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Soma Sutta: Sister Soma gets the better of Mara — what difference does being a woman make in Buddhism? None

Soma Sutta: Sister Soma gets the better of Mara — what difference does being a woman make in Buddhism? None

The short and pithy Sutta of Sister Soma (Soma Sutra) stands as one of the clearest (and most unequivocal) illustrations of Buddha’s teachings on the equality of women.

A Buddhist nun meditating in the forests near Julichun India.

Of course, Buddha directly told the Sangha that women are the equal of men in spiritual attainments in an even more direct way:

“Women, Ananda, having gone forth are able to realize the fruit of stream-attainment or the fruit of once-returning or the fruit of non-returning or arahantship.”

There are several Suttas in which women are teaching. Of course, Buddha ordained women as Nuns. The first Nun ordained was his Aunt (and adoptive mother) Mahāpajāpatī Gotamī, sister of Maya, the Buddha’s mother.

The Soma Sutta describes the story of Soma the nun meditating in a Grove when she is assailed by Mara — much as Shukayamuni Himself was attacked under the Bodhi tree. Mara, the great Doubter, the Evil One, is often interpreted to be one’s inner subconscious doubts or defilements, but equally can be thought of as a manifestation of Evil, depending on your perceptions and attainments.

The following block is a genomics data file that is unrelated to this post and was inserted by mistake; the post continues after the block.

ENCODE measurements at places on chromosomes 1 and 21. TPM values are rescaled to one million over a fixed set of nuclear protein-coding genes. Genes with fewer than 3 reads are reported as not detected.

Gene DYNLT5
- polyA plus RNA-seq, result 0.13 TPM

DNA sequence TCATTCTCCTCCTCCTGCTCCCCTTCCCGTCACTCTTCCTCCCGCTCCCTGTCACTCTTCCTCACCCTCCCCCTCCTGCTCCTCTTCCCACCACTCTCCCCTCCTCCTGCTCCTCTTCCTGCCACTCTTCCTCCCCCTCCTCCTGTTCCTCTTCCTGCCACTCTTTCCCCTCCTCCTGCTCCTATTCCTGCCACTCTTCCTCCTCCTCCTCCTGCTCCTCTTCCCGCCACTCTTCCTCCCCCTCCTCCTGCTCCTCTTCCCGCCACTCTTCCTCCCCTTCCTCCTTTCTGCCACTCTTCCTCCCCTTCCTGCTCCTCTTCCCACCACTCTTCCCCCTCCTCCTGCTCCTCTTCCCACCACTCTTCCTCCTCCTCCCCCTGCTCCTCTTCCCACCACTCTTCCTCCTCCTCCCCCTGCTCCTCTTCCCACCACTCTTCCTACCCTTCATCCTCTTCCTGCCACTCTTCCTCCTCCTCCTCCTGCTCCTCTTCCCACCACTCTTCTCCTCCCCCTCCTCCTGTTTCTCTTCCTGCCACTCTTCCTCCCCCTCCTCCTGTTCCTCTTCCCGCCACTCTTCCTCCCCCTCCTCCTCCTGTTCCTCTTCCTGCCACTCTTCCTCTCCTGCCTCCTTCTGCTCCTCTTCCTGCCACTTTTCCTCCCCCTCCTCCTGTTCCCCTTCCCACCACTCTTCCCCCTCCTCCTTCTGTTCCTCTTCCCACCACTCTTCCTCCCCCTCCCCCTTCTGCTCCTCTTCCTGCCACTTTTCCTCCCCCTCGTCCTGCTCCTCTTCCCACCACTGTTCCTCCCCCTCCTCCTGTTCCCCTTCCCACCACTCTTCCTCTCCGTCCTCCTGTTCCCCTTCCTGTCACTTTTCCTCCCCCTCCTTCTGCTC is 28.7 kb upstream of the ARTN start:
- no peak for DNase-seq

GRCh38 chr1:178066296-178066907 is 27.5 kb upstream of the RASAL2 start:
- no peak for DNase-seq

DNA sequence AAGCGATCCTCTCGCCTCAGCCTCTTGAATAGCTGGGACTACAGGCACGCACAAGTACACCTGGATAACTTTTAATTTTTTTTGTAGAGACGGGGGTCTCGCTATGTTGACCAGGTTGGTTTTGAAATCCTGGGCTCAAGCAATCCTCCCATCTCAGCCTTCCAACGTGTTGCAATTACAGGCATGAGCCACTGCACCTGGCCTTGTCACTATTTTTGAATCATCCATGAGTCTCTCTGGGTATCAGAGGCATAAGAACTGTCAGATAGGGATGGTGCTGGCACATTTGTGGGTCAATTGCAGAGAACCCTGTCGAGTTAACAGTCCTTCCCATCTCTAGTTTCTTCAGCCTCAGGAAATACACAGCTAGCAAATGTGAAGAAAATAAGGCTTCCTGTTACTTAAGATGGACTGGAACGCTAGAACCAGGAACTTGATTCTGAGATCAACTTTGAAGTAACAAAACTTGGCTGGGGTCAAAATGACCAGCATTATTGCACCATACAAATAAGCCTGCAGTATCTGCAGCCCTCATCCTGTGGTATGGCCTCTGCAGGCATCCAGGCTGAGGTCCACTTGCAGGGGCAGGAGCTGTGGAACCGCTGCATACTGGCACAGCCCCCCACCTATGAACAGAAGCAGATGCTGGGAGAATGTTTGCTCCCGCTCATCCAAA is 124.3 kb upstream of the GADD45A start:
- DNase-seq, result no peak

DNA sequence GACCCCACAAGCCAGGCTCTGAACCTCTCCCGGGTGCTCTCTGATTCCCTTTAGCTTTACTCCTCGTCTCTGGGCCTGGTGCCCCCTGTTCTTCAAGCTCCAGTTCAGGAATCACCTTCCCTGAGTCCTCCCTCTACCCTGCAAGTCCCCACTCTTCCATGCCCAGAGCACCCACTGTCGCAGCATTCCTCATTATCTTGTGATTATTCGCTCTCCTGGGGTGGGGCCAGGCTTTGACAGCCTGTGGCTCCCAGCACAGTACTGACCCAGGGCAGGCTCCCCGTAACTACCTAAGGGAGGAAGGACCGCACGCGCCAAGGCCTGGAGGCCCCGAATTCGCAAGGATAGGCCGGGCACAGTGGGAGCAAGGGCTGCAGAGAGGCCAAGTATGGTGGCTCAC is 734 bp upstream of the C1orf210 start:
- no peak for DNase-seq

Mara the evil, the tempter, often comes into dreams or meditations to challenge meditators. Mara assailed Shakyamuni Buddha under the Bodhi tree prior to his Enlightenment. Here, in Soma Sutta, Mara tries to raise doubt in the mindstream of Soma the Nun.

 

Soma makes it clear that she is more than capable of handling Mara in a show of spiritual fortitude that is an inspiration to all practitioners.

Soma Sutta

Sister Soma

At Savatthi: Then, early in the morning, Soma the nun put on her robes and, taking her bowl and outer robe, went into Savatthi for alms. When she had gone for alms in Savatthi and had returned from her alms round, after her meal she went to the Grove of the Blind to spend the day. Having gone deep into the Grove of the Blind, she sat down at the foot of a tree for the day’s abiding.

Then Mara the Evil One, wanting to arouse fear, “horripilation,” (sic) and terror in her, wanting to make her fall away from concentration, approached her and addressed her in verse:

“That which is to be attained by seers — the place so very hard to reach — women can’t — with their two-inch discernment –attain.”

Then the thought occurred to Soma the nun: “Now who has recited this verse — a human being or a non-human one?” Then it occurred to her: “This is Mara the Evil One, who has recited this verse wanting to arouse fear, “horripilation,” and terror in me, wanting to make me fall away from concentration.”

Then, having understood that “This is Mara the Evil One,” she replied to him in verses:

“What difference does being a woman make when the mind’s well-centered, when knowledge is progressing, seeing clearly, rightly, into the Dhamma. Anyone who thinks `I’m a woman’ or `a man’ or `Am I anything at all?’ — that’s who Mara’s fit to address.”

Then Mara the Evil One — sad and dejected at realizing, “Soma the nun knows me” — vanished right there.

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